Tiga's label delves deep into Canada's underground scene to kickstart this new series. First up is Visionquest associate Clarian with "Inuit". Over clanging metallic beats its bass soars and groans as eerie textures map out an unusual direction, a middle ground between the organic and the futuristic. Hreno's "Tree Trunks" is also based on steely elements - this time it's a metallic rhythm - underpinning a vocal that repeats 'my soul' insistently. Von Party's "Pygmy Funk" is more conventional, with clicking percussion and tripped out chords surging to the fore, while by the time you get to Mike Mind's "Caveman", the release has veered into a stepping, pulsing bass sound.
Jeff Derringer made the decision to only release music when he felt he was fully prepared to do so and it seems to have paid off. "Panic" is a big room techno track, but in the best possible way. Based on a relentless, pulsing bass all the other elements, including the insistent percussion and pounding drums, are channeled through it. "Panic Attack" provides the flip side approach; while it is also centred on a rolling rhythm, it features chiming synth lines and spacey synths washing over the groove. Given the power that underpins "Panic" it is fitting that Soma has drafted in Mike Parker to remix it and he enlivens his version with a sea of hissing, swampy bass.
MOS Deep travel into the uncharted waters of Glasgow on their latest release, securing The Haggis Trap from rising production talent Stephen Lopkin. Some four tracks deep, this EP sees an approach seems perfectly in line with Aroy Dee's label. Take for example "The Haggis Trap" which fluctuates superbly between moments of calm and acid drenched chaos or the superb hi tech jazz stylings of "Catherine's Track". Meanwhile, the superbly titled "Let's All Talk About Me" shows Lopkin can lay down dusty kicks with the best of them whilst "Mugs Alley" expertly demonstrates his talent for melody.
Remarkably, it's been 11 years since Leipzig-based minimal techno producer Marko Furstenberg released his debut album, Gesamtlaufzeit. While he's been pottering away releasing singles ever since, Ghosts from the Past marks a welcome return to the full-length format. Like its' predecessor, it delivers a range of smooth, warm, hypnotic and dub-influenced techno missives, high on tactile textures and low on crusty textures. The result is a set rippling with intoxicating grooves, soft-focus rhythms, fluttering chords and woozy late night electronics. Wisely, Furstenberg inserts a number of sublime downtempo interludes to break up the flow a little, with the beautiful "Piano" standing out.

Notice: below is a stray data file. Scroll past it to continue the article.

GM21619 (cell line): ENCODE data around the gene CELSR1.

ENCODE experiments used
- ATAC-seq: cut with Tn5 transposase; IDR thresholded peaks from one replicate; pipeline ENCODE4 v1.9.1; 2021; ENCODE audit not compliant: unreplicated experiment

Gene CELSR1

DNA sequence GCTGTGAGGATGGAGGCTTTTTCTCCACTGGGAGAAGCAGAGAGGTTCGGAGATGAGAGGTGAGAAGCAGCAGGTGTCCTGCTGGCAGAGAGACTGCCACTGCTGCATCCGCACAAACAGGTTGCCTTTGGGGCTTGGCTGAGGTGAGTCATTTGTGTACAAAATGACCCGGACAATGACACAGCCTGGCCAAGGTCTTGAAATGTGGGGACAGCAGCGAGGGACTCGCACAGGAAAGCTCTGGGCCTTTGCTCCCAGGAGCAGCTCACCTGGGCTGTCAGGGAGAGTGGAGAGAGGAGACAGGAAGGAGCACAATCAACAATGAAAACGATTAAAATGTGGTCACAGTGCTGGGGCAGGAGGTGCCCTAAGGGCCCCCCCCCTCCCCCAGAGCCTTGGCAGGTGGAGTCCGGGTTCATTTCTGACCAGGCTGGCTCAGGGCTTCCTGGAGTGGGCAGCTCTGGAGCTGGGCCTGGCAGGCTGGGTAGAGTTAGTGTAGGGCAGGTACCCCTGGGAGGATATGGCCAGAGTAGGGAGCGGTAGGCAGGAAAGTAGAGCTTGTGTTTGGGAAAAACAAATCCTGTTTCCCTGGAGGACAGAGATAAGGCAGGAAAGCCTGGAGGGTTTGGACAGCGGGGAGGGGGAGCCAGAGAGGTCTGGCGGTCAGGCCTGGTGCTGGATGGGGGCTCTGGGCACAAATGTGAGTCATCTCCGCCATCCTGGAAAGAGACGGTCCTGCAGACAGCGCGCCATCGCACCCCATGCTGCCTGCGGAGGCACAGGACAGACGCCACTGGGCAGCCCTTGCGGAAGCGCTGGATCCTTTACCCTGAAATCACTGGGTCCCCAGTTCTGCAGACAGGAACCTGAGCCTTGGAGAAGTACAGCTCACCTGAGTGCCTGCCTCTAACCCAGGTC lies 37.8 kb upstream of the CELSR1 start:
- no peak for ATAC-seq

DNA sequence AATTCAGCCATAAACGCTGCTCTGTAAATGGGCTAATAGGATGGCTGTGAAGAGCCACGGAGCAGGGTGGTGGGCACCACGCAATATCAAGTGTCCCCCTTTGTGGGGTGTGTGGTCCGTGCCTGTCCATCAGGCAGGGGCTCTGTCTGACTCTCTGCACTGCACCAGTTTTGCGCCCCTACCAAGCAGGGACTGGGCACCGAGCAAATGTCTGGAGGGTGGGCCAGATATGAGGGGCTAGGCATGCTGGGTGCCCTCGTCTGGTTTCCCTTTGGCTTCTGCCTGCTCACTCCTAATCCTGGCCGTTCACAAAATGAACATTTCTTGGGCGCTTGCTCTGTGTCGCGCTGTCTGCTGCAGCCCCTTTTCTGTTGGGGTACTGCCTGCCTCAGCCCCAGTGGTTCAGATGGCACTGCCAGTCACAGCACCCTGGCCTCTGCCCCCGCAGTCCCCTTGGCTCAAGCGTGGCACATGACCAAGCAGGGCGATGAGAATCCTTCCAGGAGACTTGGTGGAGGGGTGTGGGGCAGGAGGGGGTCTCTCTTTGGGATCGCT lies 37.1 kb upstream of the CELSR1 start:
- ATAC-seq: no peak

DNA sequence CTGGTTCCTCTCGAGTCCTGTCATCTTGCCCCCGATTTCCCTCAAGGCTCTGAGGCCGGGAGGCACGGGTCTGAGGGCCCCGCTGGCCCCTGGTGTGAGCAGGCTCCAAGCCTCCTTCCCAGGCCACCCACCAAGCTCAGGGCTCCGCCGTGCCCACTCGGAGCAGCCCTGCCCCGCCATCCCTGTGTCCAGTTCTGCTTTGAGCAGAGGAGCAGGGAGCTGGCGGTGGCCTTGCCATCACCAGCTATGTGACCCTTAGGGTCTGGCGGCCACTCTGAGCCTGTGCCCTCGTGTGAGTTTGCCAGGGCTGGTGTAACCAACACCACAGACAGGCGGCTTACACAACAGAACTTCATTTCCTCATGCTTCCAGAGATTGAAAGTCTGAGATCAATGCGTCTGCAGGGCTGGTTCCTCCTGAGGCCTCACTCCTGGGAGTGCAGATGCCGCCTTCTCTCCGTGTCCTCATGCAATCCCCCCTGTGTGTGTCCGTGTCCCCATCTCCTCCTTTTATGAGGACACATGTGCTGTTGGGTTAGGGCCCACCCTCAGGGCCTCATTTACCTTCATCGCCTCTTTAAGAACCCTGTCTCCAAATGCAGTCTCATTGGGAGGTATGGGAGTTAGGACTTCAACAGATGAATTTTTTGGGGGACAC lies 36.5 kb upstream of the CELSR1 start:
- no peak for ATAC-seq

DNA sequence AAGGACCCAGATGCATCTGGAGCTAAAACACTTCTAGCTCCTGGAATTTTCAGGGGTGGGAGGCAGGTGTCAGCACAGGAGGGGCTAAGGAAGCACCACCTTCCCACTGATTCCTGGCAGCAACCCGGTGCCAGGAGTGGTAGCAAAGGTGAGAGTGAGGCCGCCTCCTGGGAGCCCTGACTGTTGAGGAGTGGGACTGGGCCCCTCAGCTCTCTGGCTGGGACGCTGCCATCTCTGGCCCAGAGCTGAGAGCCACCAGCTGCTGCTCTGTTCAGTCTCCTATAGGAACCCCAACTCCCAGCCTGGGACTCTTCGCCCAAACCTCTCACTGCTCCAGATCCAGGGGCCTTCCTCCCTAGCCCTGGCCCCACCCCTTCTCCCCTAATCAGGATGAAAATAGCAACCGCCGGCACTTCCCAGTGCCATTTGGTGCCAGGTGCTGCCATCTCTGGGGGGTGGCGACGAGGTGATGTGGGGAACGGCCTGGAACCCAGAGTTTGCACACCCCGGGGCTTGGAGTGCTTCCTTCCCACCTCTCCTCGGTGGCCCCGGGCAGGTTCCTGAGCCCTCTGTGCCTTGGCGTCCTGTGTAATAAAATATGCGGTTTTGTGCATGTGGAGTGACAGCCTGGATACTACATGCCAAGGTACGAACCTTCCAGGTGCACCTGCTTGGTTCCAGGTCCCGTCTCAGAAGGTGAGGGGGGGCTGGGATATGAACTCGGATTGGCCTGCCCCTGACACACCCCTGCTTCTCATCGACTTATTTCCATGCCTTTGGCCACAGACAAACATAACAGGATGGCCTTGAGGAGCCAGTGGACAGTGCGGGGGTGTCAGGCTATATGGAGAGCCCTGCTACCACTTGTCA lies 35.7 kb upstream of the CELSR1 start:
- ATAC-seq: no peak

It's fair to say Lorenz Brunner's profile as Recondite has rocketed in the two years since he last appeared on Hotflush with DRGN / Wist 365 which is largely due to getting scooped up by the Ghostly International label for last year's widely praised Hinterland LP. A lot has happened stylistically with Hotflush in this period too, though recent output suggests the label is swinging back to the sort of techno Recondite is known for. A notion qualified by this new single. The A-side provides a sparse and broken techno image that may have well found its way on to Scuba's Sub:stance mix back in the day had it been around then. Meanwhile on the flip, Recondite goes for a heavy and metallic, yet soulful, sound which will appease the rootops of Ibiza revellers to the grey, concrete clubbers of Berlin.
Despite their impenetrable name and previous releases, SHXCXCHCXSH's second album is strangely accessible. Not in a Katy Perry let's all hum along kind of way, but more due to the fact that it doesn't assault the listener with the concrete weight beats that other SHXCXCHCXSH releases are known for. It seems that the Swedish duo has learnt the value of subtlety, but without losing their edge. From the eerie ambience of "Entering The S-Cloud" through the distorted, noisy electro of "Elo-cution", the atmospheric techno sounds of "The Roots" and the snapping percussion and repetitive machine riffs of "Drain the Lord", Linear S Decoded is one of 2014's best techno albums.
The hotly tipped Golden Pudel resident Helena Hauff joins forces with Andreas Gehm for a release on The Exaltics label. Unlike much of the output on Solar One, this four-tracker ignores electro in favour of a more malevolent sound. "Rupture" sets the tone for what is to come, its grainy beats and heavy claps marking out the relentless rhythm track approach that both artists have decided on. However, by the next track, "The Purely Painful Confrontation Of Opposites" it becomes clear that the duo want to fry their audience's brains with the most aggressive 303s since DJ Skull. "HKX" is just as punishing and "Solar Two" ends the split release with malevolent, pounding acid-fuelled beats.